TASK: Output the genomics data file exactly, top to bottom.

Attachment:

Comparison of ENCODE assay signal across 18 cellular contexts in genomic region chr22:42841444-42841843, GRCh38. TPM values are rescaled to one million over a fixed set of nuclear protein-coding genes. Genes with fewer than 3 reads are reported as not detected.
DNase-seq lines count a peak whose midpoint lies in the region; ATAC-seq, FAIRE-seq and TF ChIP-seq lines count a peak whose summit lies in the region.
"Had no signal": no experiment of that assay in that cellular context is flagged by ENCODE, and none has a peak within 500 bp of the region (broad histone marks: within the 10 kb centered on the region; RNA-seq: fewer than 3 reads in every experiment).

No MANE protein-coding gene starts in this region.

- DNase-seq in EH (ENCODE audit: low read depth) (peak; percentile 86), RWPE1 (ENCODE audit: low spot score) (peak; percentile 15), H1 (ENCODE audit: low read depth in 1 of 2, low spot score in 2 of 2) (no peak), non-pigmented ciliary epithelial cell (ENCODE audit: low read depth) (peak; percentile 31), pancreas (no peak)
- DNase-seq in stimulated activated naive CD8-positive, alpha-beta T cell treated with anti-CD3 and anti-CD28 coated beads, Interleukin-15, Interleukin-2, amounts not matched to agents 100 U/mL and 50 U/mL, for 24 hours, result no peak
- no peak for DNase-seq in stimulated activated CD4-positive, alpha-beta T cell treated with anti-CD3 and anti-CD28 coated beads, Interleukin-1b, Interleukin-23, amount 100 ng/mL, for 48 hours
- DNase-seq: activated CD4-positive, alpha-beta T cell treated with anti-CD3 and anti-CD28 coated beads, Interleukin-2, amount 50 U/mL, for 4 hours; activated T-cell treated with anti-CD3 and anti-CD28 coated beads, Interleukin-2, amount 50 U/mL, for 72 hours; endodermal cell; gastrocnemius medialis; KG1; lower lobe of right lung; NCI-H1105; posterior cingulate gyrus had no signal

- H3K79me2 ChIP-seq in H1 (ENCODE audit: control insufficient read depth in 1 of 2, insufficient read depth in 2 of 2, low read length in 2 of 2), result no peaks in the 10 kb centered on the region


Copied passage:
Comparison of ENCODE assay signal across 18 cellular contexts in genomic region chr22:42841444-42841843, GRCh38. TPM values are rescaled to one million over a fixed set of nuclear protein-coding genes. Genes with fewer than 3 reads are reported as not detected.
DNase-seq lines count a peak whose midpoint lies in the region; ATAC-seq, FAIRE-seq and TF ChIP-seq lines count a peak whose summit lies in the region.
"Had no signal": no experiment of that assay in that cellular context is flagged by ENCODE, and none has a peak within 500 bp of the region (broad histone marks: within the 10 kb centered on the region; RNA-seq: fewer than 3 reads in every experiment).

No MANE protein-coding gene starts in this region.

- DNase-seq in EH (ENCODE audit: low read depth) (peak; percentile 86), RWPE1 (ENCODE audit: low spot score) (peak; percentile 15), H1 (ENCODE audit: low read depth in 1 of 2, low spot score in 2 of 2) (no peak), non-pigmented ciliary epithelial cell (ENCODE audit: low read depth) (peak; percentile 31), pancreas (no peak)
- DNase-seq in stimulated activated naive CD8-positive, alpha-beta T cell treated with anti-CD3 and anti-CD28 coated beads, Interleukin-15, Interleukin-2, amounts not matched to agents 100 U/mL and 50 U/mL, for 24 hours, result no peak
- no peak for DNase-seq in stimulated activated CD4-positive, alpha-beta T cell treated with anti-CD3 and anti-CD28 coated beads, Interleukin-1b, Interleukin-23, amount 100 ng/mL, for 48 hours
- DNase-seq: activated CD4-positive, alpha-beta T cell treated with anti-CD3 and anti-CD28 coated beads, Interleukin-2, amount 50 U/mL, for 4 hours; activated T-cell treated with anti-CD3 and anti-CD28 coated beads, Interleukin-2, amount 50 U/mL, for 72 hours; endodermal cell; gastrocnemius medialis; KG1; lower lobe of right lung; NCI-H1105; posterior cingulate gyrus had no signal

- H3K79me2 ChIP-seq in H1 (ENCODE audit: control insufficient read depth in 1 of 2, insufficient read depth in 2 of 2, low read length in 2 of 2), result no peaks in the 10 kb centered on the region